Isle of Man Post will issue a set of 6 stamps on 10th May 2011 in honour of a former Liverpool telegram boy who became the Island’s most influential cartoonist.Between 1933 and 1962 newspaper cartoons by Harold ‘Dusty’ Miller (1898-1964) captured political and social issues in a way that text alone could not. Some cartoons would remain topical for generations. Occasionally he bordered on morale-raising or conscience pricking propaganda but mostly visualised public sentiment. Miller won a scholarship to Liverpool School of Art when 13. Financially unable to take advantage of it, he became a telegram message boy, at 14, for Liverpool Post Office.
Later, in a World War 1 trench, he designed a 1917 Christmas card which the Postmen’s Federation adopted for sending to postal workers in the armed forces. In 1919 Miller joined Liverpool City Police and designed a police Roll of Honour. Health considerations, however, led to him moving with his Manx wife to the Isle of Man in 1926 and becoming advertising manager and artist for the Isle of Man Times and Examiner newspapers. Cartoons had to be produced to meet the newspapers’ weekly deadlines and were often drawn at home.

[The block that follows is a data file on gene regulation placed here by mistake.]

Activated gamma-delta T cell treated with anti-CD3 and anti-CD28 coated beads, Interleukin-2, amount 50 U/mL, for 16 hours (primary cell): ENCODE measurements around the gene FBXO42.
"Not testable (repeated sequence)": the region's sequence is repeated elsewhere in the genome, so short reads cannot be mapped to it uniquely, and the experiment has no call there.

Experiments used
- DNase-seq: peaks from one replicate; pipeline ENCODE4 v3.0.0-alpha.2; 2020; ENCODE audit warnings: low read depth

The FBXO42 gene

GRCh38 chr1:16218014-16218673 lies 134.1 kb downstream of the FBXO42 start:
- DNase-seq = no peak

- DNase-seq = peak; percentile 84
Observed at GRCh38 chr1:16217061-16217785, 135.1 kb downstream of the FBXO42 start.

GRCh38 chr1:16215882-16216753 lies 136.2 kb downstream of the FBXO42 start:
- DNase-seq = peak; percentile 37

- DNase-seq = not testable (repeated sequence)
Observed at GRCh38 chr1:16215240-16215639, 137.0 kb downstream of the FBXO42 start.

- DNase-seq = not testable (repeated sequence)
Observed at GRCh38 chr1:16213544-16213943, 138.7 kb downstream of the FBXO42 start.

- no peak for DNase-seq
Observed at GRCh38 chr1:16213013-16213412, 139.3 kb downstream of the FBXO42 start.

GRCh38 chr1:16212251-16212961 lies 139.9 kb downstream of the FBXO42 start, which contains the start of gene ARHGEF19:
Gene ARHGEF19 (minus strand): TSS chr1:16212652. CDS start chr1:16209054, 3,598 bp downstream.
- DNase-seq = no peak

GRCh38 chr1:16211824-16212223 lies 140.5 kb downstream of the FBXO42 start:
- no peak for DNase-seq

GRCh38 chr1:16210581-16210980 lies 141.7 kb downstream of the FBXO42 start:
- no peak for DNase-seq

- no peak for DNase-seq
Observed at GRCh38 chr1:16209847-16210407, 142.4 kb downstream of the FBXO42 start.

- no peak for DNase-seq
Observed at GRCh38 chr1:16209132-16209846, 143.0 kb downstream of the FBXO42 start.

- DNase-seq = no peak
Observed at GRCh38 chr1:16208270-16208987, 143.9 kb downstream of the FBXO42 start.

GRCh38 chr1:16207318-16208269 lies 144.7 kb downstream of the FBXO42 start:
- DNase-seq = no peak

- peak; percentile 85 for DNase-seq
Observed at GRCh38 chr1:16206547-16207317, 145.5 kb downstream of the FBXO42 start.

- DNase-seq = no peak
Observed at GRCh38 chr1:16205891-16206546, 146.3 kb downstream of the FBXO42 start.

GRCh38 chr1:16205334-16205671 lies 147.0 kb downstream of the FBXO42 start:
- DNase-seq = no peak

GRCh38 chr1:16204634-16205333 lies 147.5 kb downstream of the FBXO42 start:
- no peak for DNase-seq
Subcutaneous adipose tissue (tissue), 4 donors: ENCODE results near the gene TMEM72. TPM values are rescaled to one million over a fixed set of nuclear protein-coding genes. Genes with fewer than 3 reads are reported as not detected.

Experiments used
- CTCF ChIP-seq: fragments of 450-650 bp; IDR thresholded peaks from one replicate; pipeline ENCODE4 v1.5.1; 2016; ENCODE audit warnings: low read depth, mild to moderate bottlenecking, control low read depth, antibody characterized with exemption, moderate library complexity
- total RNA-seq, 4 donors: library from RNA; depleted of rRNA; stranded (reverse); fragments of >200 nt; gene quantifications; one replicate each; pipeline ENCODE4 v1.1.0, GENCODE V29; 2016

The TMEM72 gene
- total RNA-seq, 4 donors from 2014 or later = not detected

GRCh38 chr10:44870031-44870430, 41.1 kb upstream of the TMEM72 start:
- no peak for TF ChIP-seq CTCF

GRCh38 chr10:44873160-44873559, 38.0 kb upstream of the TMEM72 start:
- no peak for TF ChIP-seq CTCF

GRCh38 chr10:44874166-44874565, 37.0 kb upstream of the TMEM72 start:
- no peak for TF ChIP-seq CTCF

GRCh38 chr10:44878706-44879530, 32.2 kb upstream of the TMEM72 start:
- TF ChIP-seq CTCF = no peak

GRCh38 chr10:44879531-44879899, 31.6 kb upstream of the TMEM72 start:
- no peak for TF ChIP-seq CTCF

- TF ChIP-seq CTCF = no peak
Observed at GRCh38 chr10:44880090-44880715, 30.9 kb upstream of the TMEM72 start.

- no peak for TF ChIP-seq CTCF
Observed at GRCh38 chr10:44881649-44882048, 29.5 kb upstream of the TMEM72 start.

In 1953 Dusty’s artistry in oils and water colours led to his being founder chairman of the Isle of Man Art Society. His dream of an annual Easter art exhibition was realised in 1963, one year before his death, aged 66. Ten years later, the founder of Isle of Man Post Office and former work colleague, Victor Kneale, would suggest that, had Dusty been alive, he could have designed commercial postage stamps. In fact, he had produced two designs in about 1938 and 1953 when there were public campaigns for them.